Why are different airlines’ schedules so similar? Why are so many of the Asian restaurants located in the same part of town? And why don’t stores at shopping malls run each other out of business?
These questions and more are addressed by what’s known as Hotelling’s Law. In a 1929 journal article, economist Harold Hotelling pointed out that a lack of differentiation can help businesses maximize demand.
Logically, you might think that being as different as possible from your competitors would be an advantage, but in reality it (generally) takes more than one company to make a market. Macy’s and JCPenney generally benefit from being at the same mall, which then becomes a destination for department store shopping. If you’re in Boston and happen to be looking for a wedding dress, could you avoid going to Newbury Street?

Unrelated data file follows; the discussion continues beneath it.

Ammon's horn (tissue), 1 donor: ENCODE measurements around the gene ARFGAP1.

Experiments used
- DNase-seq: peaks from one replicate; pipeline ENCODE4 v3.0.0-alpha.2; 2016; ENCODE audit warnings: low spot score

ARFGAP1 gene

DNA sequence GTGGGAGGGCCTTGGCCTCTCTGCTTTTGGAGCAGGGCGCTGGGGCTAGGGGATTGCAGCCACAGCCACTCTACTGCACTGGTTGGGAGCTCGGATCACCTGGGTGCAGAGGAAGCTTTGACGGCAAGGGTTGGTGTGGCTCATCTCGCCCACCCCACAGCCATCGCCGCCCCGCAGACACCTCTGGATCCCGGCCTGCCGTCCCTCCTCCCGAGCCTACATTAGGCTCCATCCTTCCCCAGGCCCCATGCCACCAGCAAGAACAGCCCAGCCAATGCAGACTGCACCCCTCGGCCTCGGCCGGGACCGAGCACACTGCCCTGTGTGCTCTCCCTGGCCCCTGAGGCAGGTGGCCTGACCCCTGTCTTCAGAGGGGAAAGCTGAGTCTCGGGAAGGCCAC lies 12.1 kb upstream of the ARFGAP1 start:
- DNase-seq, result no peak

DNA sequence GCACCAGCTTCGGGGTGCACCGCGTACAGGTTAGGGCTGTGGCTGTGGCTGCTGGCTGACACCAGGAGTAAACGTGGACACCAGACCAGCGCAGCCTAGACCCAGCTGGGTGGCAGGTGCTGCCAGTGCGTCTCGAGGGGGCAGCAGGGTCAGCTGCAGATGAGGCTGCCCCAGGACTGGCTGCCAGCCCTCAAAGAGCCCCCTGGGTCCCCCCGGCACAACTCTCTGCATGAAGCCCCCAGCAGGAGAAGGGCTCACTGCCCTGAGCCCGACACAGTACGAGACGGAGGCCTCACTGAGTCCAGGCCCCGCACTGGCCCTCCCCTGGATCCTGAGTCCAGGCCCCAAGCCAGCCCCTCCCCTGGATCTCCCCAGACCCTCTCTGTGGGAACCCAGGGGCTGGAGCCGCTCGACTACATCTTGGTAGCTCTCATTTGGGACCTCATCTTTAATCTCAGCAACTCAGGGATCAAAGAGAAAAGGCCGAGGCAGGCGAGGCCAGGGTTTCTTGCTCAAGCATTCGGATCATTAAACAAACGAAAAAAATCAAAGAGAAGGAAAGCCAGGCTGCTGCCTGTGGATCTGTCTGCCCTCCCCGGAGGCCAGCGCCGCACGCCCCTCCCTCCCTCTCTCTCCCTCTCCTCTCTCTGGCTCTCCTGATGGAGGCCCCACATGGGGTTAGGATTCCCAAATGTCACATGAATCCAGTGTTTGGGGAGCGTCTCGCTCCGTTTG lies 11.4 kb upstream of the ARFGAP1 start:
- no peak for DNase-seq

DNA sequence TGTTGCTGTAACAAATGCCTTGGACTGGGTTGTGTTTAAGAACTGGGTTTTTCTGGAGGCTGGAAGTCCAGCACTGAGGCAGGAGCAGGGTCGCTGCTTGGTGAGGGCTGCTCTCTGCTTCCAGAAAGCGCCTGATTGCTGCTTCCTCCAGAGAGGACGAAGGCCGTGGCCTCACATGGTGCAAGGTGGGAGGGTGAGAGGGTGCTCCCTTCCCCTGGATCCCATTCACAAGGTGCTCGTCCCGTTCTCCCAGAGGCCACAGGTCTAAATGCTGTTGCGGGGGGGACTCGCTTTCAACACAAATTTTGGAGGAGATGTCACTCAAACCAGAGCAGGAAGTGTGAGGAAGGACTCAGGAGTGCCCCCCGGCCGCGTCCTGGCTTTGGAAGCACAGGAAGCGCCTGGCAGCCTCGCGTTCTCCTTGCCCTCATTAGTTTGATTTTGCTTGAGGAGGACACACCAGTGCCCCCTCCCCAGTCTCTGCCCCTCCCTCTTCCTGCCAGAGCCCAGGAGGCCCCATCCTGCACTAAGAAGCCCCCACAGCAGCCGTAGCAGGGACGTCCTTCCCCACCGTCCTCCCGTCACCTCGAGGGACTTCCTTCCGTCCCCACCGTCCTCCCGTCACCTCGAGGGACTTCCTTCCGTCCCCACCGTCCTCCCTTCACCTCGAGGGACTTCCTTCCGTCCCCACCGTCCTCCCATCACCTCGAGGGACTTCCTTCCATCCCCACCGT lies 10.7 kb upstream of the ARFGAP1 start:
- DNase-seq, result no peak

Wikipedia has more, of course, but there are much more interesting examinations of the phenomenon out there hiding behind Google searches.